One of the larger occupational fights at the state Capitol just broke out into the open.
Secretary of State Brian Kemp today condemned a House effort to remove his oversight of licensing for dentists and pharmacists as an attempt to expand state government that would drain cash needed to process licenses for hundreds of thousands of other professionals.
HB 132, sponsored by state Rep. Lee Hawkins, R-Gainvesville, a dentist by profession, was passed out of the House Rules Committee this morning. Kemp has sent the following letter (emphasis mine) to House members:
I want to take a moment and issue a clear position on House Bill 132. This bill seeks to end the Office of the Secretary of State’s administrative support of the Georgia State Board of Pharmacy and the Georgia Board of Dentistry and move this administrative responsibility to a new independent government entity within the Department of Community Health.
I have asked multiple times how HB 132 in its current form would be funded, and I have not received a response. It is a fair assumption that HB 132 would take money for administration from the Professional Licensing Boards (PLB) Division rather than being funded by existing appropriations from the Georgia Drug and Narcotics Agency.
Due to budget cuts, staffing at the PLB Division has been reduced by over 30% since 2008. However, the growth of the licensed population and increased statutory duties have greatly impacted our ability to provide the speed of licensure and customer service levels that we all agree Georgia citizens deserve, answer phone calls in a timely manner or at all, and provide proper enforcement to protect the public.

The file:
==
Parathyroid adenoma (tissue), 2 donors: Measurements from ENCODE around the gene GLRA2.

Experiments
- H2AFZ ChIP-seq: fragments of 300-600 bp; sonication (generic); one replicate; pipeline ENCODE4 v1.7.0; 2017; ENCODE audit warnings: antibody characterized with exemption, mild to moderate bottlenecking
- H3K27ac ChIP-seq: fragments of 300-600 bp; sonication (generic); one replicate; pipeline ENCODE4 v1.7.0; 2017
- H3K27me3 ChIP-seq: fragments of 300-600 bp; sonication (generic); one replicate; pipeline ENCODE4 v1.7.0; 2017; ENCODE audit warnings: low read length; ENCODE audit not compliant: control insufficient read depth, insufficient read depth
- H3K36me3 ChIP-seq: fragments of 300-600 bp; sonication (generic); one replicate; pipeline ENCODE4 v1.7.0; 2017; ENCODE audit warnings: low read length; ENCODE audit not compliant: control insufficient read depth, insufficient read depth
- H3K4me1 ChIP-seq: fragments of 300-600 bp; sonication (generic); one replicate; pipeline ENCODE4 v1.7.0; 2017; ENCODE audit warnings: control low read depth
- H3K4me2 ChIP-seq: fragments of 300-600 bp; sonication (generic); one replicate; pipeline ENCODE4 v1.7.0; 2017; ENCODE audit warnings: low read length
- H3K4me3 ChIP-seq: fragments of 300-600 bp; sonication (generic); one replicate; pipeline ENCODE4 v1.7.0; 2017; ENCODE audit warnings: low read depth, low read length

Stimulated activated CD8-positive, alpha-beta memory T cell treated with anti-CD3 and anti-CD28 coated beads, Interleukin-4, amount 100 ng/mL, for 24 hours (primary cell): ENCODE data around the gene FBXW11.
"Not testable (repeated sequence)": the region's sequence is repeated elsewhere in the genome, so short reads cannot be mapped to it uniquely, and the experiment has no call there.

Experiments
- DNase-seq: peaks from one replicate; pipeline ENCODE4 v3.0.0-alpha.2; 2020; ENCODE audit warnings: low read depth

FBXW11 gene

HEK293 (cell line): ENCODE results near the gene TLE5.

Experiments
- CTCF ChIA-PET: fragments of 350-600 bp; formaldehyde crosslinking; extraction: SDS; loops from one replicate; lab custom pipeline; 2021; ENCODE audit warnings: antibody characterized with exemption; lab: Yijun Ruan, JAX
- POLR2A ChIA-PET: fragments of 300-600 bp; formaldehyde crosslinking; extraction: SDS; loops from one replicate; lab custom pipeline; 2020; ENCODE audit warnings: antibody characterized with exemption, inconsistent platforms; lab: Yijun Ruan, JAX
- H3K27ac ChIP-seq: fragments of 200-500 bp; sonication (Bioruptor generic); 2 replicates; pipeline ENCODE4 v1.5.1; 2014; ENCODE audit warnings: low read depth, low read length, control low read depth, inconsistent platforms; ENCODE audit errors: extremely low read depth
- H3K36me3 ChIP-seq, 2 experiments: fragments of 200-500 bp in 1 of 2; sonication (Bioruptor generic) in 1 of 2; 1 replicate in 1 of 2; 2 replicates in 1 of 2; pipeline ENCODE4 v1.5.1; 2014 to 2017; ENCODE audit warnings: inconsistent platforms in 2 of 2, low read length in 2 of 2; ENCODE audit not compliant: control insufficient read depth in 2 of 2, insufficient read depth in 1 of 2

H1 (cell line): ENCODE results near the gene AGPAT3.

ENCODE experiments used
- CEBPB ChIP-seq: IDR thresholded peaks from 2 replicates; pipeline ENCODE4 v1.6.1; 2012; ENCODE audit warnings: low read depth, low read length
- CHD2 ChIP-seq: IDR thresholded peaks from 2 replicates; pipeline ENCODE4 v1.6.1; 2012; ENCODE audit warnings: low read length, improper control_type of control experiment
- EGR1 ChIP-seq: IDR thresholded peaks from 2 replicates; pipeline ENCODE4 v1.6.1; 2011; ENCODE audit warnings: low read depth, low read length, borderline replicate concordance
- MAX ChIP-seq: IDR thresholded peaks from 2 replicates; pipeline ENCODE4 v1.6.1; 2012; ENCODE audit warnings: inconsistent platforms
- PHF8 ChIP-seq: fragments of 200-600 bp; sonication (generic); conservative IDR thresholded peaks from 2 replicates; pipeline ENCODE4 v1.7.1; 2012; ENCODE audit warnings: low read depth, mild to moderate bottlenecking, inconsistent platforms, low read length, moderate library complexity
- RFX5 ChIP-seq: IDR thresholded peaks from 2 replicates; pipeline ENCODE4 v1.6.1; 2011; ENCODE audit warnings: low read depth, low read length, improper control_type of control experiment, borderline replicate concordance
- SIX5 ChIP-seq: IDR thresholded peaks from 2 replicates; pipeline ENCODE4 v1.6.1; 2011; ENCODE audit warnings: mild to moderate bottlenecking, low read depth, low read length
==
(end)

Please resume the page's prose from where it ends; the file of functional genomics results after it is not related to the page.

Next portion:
At the end of FY12 there were 489,904 active licensees in Georgia. Including pharmacy technicians and dental hygienists, the combined Dentist and Pharmacy population is 51,678. If HB 132 becomes law, hundreds of thousands of Georgia professionals that would still be licensed by the PLB could be harmed.
In committee testimony, I heard comparisons between this proposed transfer and the transfer of the State Archives to the Board of Regents. The Archives budget is independent of any other division in our Agency. That transfer hurts no one and is not analogous to HB 132.
As a matter of political philosophy, I oppose the growth of government. Most of us can agree that we have too many entities in state government. HB 132 clearly and statutorily creates a new attached government agency that would require a new executive director, licensing personnel, administrative staff, physical offices and IT infrastructure. Paired with the fact that HB 132 would negatively impact hundreds of thousands of Georgia professional license holders in its current form, I cannot in good conscience support this bill.
I appreciate and am sympathetic to the position that the dentists and pharmacists find themselves in, along with the other 40 boards that are administrated by my Office. However, this solution is not a fiscally responsible way to address this position as it grows government and creates new bureaucracies.
The members of the state ethics commission, eager to bring order to one of the most disordered corners of state government, hired a “receiver” last week to heal their agency and then did they only thing they could.
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